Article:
This American Life
This American Life describes contemporary life with themed episodes and a variety of stories on that theme — mostly true stories of everyday people, though not always. The stories presented are engaging, intimate, surprising, funny, disturbing and bittersweet.
There's lots of ways we define where we're from. And whether we're proud of it, or ashamed of it, love it, hate it, miss it or are trying desperately to get back to it — where we're from is always a big part of who we are. This week, stories of people who are, in good ways and bad ways, coming to terms with the places they call home.
Last May, a weird story made the news: the FBI killed a guy in Florida who was loosely linked to the Boston Marathon bombings. He was shot seven times in his living room by a federal agent. What really happened? Why was the FBI even in that room with him? A reporter spent six months looking into it, and she found that the FBI was doing a bunch of things that never made the news. Her Boston Magazine story.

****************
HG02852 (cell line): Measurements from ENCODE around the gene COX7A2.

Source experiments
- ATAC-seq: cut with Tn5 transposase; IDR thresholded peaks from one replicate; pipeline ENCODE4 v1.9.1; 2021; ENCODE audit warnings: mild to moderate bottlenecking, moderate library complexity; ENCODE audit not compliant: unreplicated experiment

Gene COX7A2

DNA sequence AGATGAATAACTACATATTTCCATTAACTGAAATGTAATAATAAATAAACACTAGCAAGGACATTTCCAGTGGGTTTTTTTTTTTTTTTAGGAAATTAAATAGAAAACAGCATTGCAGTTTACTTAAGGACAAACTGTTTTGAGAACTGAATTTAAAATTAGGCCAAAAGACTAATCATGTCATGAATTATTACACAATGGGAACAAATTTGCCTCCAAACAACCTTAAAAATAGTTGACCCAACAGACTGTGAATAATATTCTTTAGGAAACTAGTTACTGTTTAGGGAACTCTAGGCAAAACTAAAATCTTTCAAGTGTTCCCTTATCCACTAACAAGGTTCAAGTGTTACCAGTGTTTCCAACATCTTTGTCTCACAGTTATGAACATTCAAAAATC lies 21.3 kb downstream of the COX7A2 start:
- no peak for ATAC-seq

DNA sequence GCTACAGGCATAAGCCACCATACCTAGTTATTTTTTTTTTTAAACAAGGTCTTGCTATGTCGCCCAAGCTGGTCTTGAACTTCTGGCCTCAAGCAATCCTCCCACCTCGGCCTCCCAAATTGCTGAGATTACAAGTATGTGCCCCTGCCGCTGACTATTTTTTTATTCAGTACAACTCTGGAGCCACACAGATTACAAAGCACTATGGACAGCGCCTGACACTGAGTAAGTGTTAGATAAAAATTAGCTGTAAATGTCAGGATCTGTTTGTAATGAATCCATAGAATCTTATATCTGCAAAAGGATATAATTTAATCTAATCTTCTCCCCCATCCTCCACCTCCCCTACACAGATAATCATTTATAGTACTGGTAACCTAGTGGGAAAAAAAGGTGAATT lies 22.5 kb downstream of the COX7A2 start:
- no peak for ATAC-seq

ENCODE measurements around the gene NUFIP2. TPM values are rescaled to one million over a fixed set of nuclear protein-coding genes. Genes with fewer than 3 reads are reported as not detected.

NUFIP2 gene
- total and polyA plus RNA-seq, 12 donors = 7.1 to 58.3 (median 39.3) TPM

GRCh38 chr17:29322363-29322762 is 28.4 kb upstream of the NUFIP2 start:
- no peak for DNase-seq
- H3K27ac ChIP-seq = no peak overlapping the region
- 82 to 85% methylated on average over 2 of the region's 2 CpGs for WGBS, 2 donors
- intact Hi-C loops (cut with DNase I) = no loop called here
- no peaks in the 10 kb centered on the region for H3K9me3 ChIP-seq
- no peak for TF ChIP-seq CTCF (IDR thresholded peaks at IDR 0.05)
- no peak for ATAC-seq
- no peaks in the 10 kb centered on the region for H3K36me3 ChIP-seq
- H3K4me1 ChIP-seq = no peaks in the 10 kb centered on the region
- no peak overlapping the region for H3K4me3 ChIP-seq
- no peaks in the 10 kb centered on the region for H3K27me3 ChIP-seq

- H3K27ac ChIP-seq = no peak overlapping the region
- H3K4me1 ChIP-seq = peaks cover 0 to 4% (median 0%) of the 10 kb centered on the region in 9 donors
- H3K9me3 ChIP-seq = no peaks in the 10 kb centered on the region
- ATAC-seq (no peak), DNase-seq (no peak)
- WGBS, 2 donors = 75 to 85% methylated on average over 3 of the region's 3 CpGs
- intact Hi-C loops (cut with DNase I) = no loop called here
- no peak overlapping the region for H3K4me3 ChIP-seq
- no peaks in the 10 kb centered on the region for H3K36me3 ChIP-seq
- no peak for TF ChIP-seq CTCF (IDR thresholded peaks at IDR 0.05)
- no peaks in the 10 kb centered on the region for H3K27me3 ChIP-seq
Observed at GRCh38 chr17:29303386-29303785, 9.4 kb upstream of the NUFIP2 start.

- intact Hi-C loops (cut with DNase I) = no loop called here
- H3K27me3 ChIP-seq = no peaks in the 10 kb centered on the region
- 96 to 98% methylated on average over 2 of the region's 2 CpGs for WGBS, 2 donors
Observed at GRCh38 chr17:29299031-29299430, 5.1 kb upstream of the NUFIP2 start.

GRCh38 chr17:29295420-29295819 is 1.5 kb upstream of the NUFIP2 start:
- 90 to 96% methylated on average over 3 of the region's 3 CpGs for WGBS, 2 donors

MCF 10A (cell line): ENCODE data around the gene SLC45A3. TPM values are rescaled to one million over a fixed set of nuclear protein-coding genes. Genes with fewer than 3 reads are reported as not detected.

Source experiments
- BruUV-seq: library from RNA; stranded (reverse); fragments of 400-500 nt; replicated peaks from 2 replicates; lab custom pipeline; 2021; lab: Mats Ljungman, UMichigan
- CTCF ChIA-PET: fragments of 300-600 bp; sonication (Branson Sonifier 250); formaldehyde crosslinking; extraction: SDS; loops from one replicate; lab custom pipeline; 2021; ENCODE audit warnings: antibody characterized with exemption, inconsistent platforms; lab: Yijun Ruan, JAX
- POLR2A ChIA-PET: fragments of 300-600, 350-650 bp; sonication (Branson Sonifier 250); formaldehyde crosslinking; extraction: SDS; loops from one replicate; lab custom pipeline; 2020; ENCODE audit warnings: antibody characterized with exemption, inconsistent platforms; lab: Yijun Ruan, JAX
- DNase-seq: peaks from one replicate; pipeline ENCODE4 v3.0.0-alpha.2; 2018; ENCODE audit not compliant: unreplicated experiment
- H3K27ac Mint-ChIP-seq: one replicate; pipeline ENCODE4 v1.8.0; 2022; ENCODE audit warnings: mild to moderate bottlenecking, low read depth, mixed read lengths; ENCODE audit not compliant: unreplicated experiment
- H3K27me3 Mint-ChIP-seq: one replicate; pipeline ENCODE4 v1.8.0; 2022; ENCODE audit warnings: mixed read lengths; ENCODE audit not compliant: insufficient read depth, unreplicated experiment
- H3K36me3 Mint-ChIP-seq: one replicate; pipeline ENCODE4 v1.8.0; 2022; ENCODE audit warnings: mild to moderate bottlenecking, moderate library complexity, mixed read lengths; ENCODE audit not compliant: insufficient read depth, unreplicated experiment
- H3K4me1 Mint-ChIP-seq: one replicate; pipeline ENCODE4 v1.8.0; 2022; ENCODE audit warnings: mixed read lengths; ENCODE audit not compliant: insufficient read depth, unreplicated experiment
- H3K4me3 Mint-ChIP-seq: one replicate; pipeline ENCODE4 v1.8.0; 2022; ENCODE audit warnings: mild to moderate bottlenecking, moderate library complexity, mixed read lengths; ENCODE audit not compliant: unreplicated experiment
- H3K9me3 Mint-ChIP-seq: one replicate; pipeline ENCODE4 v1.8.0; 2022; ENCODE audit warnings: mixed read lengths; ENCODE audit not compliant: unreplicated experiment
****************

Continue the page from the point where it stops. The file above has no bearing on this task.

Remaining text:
Life aboard the USS John C. Stennis, an aircraft carrier that was stationed in the Arabian Sea and supported bombing missions over Afghanistan. Only a few dozen people on board actually fly jets. It takes the rest of the crew — over 5,000 people — to keep them in the air. This American Life producers visited the Stennis in 2002, about six weeks into its deployment. The hour is devoted to this one story.
Mike Anderson was 36 years old, married, a suburban father of four. He owned a contracting business and built his family’s modest, three-bedroom house in St. Louis from the ground up. He volunteered at church on the weekends and coaches his son’s football team. All pretty normal, right? Except for one thing … which surfaced one day last summer.